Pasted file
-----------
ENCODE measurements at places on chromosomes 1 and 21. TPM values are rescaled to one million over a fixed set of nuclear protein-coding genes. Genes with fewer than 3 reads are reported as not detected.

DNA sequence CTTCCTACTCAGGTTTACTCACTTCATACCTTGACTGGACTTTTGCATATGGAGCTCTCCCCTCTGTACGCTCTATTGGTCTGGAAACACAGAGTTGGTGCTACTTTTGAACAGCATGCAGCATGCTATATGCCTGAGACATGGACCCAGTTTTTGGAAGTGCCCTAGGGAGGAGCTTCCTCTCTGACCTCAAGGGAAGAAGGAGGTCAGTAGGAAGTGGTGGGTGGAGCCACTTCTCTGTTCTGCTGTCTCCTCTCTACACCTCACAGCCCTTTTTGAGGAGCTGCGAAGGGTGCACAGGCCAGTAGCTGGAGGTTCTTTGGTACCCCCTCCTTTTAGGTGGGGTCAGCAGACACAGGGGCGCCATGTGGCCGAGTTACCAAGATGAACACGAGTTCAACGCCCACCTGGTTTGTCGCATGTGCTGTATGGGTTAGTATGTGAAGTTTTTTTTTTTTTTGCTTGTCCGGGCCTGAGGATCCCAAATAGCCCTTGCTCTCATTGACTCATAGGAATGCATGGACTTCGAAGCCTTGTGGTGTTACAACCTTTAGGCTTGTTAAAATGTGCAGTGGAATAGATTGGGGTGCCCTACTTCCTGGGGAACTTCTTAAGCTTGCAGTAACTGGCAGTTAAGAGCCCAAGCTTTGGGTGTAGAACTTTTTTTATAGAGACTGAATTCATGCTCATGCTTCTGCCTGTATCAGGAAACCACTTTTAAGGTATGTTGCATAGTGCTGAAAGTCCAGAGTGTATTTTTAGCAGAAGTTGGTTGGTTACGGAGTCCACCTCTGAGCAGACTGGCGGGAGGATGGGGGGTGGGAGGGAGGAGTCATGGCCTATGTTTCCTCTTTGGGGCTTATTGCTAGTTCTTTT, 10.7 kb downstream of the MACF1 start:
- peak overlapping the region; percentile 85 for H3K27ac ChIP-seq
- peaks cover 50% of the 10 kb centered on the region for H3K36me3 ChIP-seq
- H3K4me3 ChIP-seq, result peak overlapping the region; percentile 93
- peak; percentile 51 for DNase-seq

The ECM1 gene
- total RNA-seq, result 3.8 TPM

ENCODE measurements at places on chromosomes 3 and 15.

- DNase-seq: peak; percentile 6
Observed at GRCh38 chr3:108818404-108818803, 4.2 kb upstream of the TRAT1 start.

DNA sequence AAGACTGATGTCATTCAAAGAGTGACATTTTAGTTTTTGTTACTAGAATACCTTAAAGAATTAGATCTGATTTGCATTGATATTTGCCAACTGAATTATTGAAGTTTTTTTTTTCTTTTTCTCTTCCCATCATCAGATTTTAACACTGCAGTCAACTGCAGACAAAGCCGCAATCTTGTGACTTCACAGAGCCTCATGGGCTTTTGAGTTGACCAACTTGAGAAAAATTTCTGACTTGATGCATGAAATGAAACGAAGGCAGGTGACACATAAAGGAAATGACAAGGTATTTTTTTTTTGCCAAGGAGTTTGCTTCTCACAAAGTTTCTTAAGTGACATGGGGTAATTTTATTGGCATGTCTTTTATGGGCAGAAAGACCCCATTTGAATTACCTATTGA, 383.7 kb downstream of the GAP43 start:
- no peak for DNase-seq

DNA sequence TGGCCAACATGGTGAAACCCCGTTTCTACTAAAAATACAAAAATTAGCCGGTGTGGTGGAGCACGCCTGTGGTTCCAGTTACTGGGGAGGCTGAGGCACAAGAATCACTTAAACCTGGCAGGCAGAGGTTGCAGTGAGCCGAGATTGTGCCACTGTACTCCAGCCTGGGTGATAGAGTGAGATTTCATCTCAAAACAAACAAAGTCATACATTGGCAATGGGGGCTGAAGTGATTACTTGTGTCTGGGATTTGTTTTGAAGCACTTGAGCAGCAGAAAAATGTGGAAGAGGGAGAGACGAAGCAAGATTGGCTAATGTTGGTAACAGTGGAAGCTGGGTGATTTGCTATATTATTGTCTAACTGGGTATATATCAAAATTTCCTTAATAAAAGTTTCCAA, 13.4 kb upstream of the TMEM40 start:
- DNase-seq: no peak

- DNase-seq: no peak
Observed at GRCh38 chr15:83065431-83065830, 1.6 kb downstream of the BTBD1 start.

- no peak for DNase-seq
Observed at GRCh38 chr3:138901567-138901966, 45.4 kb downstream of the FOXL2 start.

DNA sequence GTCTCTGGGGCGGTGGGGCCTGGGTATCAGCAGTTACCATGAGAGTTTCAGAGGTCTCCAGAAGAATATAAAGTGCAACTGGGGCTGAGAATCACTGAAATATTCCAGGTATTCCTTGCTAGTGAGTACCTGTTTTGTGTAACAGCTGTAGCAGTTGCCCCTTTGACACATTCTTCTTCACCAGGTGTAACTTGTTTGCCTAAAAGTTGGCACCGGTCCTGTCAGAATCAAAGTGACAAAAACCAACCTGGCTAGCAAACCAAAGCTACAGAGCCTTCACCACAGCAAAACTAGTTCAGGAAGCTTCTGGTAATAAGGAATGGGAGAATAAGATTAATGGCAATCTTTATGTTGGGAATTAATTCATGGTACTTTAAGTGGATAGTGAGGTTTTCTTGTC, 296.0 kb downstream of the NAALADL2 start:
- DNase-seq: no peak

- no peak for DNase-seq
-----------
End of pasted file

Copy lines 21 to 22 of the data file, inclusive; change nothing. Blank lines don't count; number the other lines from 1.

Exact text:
- DNase-seq: no peak

- no peak for DNase-seq